Crowd sourcing vs professionalism is a funny balancing act, we often see huge improvements from lackluster submitters in a short period of time. Zymmetrical is not microstock but crowdsourcing is still an important part - microstock has paved the way for anyone to excel, if they have the drive.

Just think.. planet earth will be at 7 billion people by 2010, with the fastest growing sector being the economically disadvantaged and youth - I think in many industries there needs to be so much attention paid to learning and accessibility.. or it's just going to continue on with this top-heavy corporate crap. Standards and professionalism need to continue to be refined but there still has to be an open door to people who want to move up.

.. in the meantime, until we have our revelation, the editorial hammer will continue pounding away like we are in the pits of Mordor.

« Reply #40 on: August 22, 2009, 18:01 »
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Hi David,

Thanks for mentioning that we dropped the $50 minimum payout on PayPal payments at The3dStudio.com. We have been working on some other good things this week that will be announced in the next few days.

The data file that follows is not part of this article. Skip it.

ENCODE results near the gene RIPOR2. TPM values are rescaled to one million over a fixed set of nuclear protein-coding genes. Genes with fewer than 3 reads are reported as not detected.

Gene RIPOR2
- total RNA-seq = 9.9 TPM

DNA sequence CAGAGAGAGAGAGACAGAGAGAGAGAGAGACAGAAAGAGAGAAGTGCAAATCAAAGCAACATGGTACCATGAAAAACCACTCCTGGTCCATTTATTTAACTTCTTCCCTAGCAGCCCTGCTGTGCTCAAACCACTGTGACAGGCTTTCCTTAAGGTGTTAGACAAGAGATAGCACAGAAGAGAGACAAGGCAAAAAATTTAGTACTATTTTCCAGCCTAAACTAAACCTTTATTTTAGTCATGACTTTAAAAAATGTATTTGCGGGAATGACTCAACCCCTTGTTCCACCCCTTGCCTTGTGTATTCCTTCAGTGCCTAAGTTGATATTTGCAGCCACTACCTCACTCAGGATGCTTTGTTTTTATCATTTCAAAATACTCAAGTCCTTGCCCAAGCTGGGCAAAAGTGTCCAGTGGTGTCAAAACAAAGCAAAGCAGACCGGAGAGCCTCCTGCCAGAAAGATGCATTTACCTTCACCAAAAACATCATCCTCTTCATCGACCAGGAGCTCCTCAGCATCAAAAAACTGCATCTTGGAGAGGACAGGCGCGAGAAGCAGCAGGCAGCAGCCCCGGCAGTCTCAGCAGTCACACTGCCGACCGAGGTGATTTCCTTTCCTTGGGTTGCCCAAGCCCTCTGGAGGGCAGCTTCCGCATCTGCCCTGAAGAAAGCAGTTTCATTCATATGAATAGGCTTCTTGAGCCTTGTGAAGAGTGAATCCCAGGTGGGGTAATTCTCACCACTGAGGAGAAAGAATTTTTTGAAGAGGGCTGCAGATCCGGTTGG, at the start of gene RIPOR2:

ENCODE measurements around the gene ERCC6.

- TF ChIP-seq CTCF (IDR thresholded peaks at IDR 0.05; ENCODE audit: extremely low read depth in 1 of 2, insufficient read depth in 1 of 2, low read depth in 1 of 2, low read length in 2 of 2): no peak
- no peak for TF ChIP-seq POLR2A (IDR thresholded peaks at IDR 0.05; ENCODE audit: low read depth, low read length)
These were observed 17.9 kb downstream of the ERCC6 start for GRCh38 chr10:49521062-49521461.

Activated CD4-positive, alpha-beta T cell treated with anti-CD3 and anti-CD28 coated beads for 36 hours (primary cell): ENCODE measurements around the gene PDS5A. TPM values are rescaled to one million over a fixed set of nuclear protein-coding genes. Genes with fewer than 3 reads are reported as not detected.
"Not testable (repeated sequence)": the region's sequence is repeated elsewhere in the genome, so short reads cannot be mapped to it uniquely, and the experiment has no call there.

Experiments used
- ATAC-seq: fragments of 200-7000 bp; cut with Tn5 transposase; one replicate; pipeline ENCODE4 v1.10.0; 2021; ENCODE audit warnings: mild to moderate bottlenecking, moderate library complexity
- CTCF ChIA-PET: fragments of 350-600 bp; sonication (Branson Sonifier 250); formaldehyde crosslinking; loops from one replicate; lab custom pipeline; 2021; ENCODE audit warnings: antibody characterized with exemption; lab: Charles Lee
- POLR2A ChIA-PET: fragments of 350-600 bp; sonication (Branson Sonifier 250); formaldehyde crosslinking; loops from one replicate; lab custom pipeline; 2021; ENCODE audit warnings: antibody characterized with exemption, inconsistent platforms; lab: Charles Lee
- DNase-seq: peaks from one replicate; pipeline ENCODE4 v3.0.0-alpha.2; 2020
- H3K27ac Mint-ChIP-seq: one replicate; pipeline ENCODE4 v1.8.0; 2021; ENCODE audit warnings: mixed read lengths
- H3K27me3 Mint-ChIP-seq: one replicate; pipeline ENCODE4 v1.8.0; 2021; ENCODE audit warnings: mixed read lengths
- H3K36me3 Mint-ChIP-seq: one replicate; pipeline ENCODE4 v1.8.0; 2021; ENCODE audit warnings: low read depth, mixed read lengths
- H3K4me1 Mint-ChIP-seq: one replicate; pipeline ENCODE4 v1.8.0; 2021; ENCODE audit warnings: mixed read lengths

Your profile at T3DS can now have a photo displayed. That was suggested by one of our artists. We appreciate all the suggestions from our Members and the info here in the MicrostockGroup as we scramble to get up to speed in the world of stock photos.

 :)

[email protected]

RacePhoto

« Reply #41 on: August 24, 2009, 00:06 »
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I really don't understand why this is a big deal.  AFAIK all the other sites have a minimum payout of $50.  BigStock is just doing the same.  

Anyone to whom the extra $20 makes the difference between getting paid and not getting paid (ever) has not put any work into building their portfolio there anyway.  And they sure aren't relying on BigStock to pay their bills.

And as for taking this as some signal of BigStock's demise, that seems totally out of left field.  They are not on the top tier of earners, but sales seem steady.  I see no indication they are in any kind of trouble.

I think I go off in too many directs which can cause things to get muddled.

Sites change payout levels. Sites change commissions. Sites add new lower prices and subscriptions. Sites change sellers status levels, which are supposed to increase pay percentages. Sites change the rules and their distribution, any time they want. There's more but the part that gets me is, they sign people up with a contract and hold photographers to a hard line, throw out anyone who doesn't follow the rules exactly. But with a couple weeks notice, change the contract to their benefit and the detriment of photographers.